Semi-evergreen forests

Semi-evergreen forests (west coast semi-evergreen forests) are generally considered as a transitional stage between evergreen and moist deciduous forests. It is also found in localities where the evergreen forests are subjected to high disturbances. These forests occur between 600 to 800 m and in some places it extends up to 900 m. Animal species such as lion tailed macaque, Nilgiri langur, Nilgiri marten, small Travancore flying squirrel, brown mongoose, Malabar civet, and many birds such as the great Indian hornbill and the Bourdillon's great eared night jar occupy specific niches in these forests.
The floristic composition is an admixture of both evergreen and deciduous species in the top storey. The prominent evergreen species are Artocarpus heterophyllus, Bischofia javanica, Calophyllum elatum, Euvodia lunuankenda, Hopea ponga, Mangifera indica, Mesua ferrea and Myristica dactyloides. The deciduous floral elements include Acrocarpus fraxinifolius, Bombax ceiba, Chukrasia tabularis, Dalbergia latifolia, Grewia tiliaefolia, Lagerstroemia microcarpa, Pterospermum sp., Terminalia bellirica and Toona ciliata. The species occurring in the lower layer are the same as seen in the evergreen forests.


Southern Hill top Tropical Evergreen Forest

It is an inferior variety of the typical evergreen forest, reaching to a maximum height of only 10 m.

Distribution: This type of forest abounds in the Andamans and Western Ghats. They are usually seen on the slopes and tops of hills.

Locality factors: High winds, less favourable soil and climatic conditions restrict the formation of a climax. Rainfall is usually high, over 4500 mm and humidity is high even during periods of scanty rainfall.

Floristics: Top canopy trees & Second storey trees - Artocarpus heterophyllus, Canarium strictum, Cedrela toona, Cullenia exarillata, Dysoxylum malabaricum, Elaeocarpus seratus, Eugenia species, Holigarna beddomei, Mesua ferrea.

Bamboos :– Ochlandra travancorica

Shrubs: Pandanus spp, Strobilanthes spp

Climbers: – Calamus spp

West coast tropical evergreen Forest

These are dense evergreen forests with lofty trees of 45 m or more height. A large number of species occur mixed together. This makes the canopy extremely dense. Ferns, mosses, aroids and orchids are seen in plenty. The undergrowth consists of cane, creeping bamboo, and palms. With the increase in elevation and rainfall, the height of the forest diminishes, though it remains dense and evergreen, changing into the stunted wet sub-tropical forest.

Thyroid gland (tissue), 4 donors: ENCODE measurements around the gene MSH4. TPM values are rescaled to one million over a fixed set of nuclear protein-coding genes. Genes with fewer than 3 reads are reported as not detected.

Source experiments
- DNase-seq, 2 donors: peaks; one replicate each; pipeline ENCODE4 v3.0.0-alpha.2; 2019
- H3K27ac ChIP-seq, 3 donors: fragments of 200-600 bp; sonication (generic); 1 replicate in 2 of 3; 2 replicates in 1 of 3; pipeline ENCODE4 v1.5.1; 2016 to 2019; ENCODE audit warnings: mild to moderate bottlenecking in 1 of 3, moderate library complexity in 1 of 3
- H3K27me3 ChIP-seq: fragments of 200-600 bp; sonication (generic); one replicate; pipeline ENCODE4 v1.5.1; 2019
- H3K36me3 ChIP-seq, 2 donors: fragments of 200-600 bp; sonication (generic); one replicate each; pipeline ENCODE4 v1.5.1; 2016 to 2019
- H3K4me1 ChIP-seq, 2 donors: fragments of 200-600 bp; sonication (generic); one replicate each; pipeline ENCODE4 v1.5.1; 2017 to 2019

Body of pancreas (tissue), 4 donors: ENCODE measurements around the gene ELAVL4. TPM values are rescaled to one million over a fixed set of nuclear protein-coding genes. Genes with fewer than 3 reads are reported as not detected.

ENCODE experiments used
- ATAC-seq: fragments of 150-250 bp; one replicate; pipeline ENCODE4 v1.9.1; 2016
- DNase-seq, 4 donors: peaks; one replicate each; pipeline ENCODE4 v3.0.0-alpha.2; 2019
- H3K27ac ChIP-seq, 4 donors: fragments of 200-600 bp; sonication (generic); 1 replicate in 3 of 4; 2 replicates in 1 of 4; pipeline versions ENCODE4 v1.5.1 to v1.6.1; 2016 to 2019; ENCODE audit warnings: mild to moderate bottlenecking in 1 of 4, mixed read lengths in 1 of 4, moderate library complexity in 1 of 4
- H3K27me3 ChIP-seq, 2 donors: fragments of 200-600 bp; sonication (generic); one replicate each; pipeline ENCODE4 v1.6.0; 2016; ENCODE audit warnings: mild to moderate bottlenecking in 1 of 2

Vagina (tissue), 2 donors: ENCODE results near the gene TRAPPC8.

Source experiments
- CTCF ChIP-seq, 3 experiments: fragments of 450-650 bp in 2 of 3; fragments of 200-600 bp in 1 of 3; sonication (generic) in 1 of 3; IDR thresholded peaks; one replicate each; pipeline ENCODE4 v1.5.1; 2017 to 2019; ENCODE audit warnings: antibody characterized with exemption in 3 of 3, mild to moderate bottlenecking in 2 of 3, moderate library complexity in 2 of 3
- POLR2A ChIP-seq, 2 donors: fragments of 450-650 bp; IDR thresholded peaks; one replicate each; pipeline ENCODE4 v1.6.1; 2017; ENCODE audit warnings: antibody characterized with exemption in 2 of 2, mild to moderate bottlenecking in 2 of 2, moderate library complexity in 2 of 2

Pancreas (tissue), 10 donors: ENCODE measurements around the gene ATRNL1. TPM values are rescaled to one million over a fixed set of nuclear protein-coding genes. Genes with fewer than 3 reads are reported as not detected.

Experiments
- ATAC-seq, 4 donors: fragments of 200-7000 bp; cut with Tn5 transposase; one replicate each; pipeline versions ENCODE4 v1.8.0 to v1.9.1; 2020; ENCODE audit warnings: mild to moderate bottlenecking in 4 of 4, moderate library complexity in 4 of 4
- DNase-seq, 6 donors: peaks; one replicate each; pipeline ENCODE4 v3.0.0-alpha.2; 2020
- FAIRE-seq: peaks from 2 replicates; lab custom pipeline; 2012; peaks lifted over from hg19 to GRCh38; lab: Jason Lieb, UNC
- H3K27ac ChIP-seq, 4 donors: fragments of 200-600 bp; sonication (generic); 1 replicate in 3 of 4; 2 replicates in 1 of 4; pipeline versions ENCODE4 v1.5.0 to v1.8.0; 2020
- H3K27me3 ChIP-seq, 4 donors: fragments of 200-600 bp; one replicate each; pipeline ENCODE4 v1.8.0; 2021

Distribution: Enjoys a wide distribution over the Western Ghats

Locality Factors : It is seen in an altitudinal range of about 250-1200 m.The rainfall varies from 1500-5000mm.

Floristics: These forests are characteristic in having a high proportion of Mesua ferrea, Palaquium ellipticum, Cullenia exarillata and Calophyllum elatum. The absence of Hopea parviflora and Dipterocarpus indicus needs mention.

Top canopy trees: Artocarpus hirsutus, Bischofia javarnica, Canarium strictum, Calophyllum elatum, and Dysoxylum malabaricum

Second storey trees: Actinodaphne hookeri, Cinnamomum zeylanicum, Euphoria longana, Myristica beddomei, Vateria indica.

Shrubs: Leea indica, Pandanus spp, Strobilanthes spp, Rubiaceae

No grass in undistributed forest.

Climbers :– Climbers on the whole are not woody

Wet evergreen and semi-evergreen climax forests

In Kerala, wet evergreen forests are mostly confined to the windward side of the WG, where the rainfall is above 2000mm. By taking into account the distribution pattern of certain charactristic species, which reflect the climatic variations, the forests are further subdivided into eight main floristic types and three facies. All these types are classified according to low (0-800m), medium (800-1450m) and high (1400-1800m). The medium elevation forests in some places may appear at lower elevation (650 m ) due to local variations in the moisture and exposure.


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